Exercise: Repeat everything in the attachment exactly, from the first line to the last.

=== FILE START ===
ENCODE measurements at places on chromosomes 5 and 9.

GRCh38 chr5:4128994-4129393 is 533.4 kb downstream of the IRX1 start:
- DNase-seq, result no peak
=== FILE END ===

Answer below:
ENCODE measurements at places on chromosomes 5 and 9.

GRCh38 chr5:4128994-4129393 is 533.4 kb downstream of the IRX1 start:
- DNase-seq, result no peak